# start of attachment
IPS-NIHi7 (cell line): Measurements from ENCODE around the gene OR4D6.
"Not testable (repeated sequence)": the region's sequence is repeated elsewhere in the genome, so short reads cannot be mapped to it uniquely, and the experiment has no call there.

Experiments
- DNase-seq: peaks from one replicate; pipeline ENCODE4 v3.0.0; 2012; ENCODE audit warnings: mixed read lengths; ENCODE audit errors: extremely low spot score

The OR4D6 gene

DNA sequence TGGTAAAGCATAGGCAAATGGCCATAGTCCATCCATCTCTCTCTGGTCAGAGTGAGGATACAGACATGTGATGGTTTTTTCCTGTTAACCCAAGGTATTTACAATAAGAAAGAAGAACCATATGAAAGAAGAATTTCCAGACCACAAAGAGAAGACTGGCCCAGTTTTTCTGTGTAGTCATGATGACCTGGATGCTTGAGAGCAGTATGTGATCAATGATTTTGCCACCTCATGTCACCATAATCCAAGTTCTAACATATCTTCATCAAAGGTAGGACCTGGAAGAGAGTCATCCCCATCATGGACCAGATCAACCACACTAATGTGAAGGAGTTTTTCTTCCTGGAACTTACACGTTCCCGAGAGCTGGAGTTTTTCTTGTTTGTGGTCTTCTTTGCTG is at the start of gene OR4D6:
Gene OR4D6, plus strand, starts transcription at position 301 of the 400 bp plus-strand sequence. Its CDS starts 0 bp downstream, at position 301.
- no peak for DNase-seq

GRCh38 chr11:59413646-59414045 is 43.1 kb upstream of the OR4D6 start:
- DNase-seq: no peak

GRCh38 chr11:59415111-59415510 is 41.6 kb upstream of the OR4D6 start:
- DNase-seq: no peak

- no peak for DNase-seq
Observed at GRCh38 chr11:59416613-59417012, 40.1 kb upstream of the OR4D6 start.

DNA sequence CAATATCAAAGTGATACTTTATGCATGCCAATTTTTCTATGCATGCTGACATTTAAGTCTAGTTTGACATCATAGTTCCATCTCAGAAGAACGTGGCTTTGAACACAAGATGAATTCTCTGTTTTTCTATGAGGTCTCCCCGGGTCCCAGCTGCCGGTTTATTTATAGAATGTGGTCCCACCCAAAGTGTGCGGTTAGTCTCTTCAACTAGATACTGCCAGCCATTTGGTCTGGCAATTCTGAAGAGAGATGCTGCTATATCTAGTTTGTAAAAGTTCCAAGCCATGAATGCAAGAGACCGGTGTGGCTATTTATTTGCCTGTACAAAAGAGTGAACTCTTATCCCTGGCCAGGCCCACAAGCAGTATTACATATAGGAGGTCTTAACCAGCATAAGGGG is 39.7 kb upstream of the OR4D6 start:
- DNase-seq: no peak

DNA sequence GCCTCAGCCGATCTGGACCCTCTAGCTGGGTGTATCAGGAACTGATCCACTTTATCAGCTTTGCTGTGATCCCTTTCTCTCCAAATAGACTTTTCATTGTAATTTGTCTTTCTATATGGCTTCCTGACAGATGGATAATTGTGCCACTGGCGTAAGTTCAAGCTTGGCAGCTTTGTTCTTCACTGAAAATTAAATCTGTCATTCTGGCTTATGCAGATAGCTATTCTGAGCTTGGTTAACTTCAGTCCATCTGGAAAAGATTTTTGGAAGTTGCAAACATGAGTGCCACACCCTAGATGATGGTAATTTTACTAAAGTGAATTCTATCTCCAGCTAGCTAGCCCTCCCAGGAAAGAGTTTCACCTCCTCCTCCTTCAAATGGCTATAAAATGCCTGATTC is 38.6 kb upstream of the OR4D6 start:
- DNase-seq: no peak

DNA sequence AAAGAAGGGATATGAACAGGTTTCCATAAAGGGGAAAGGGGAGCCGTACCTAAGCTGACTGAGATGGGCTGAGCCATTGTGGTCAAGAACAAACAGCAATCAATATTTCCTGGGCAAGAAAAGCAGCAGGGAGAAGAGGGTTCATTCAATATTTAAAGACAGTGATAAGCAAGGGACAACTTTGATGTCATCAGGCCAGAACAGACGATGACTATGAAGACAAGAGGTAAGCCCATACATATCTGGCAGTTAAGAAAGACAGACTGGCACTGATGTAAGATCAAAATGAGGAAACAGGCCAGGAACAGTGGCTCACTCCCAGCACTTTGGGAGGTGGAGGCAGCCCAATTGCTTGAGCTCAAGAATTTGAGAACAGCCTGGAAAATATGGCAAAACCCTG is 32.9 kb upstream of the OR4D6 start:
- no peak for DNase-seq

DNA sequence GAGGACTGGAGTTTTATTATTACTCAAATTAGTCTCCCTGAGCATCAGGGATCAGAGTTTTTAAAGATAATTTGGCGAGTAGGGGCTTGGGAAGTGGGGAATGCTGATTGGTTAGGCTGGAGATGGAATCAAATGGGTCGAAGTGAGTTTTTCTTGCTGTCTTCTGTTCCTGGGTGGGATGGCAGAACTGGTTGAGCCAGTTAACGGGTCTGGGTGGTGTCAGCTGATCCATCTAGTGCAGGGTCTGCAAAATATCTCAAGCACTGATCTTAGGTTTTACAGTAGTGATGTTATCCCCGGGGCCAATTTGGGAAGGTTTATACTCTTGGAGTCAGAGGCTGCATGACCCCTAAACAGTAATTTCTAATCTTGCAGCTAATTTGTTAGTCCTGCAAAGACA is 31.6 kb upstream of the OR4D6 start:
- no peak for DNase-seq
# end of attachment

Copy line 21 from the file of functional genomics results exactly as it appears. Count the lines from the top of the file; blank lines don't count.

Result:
DNA sequence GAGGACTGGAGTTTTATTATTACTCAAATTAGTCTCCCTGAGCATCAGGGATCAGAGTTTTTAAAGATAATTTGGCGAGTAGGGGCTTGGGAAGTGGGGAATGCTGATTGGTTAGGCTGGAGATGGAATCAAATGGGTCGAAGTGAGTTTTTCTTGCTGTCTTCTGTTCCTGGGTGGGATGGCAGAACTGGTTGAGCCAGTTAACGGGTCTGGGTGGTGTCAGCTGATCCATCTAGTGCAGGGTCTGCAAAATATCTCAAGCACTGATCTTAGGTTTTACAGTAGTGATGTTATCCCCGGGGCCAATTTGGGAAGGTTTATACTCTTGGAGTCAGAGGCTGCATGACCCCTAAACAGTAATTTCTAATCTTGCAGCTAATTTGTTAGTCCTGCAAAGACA is 31.6 kb upstream of the OR4D6 start: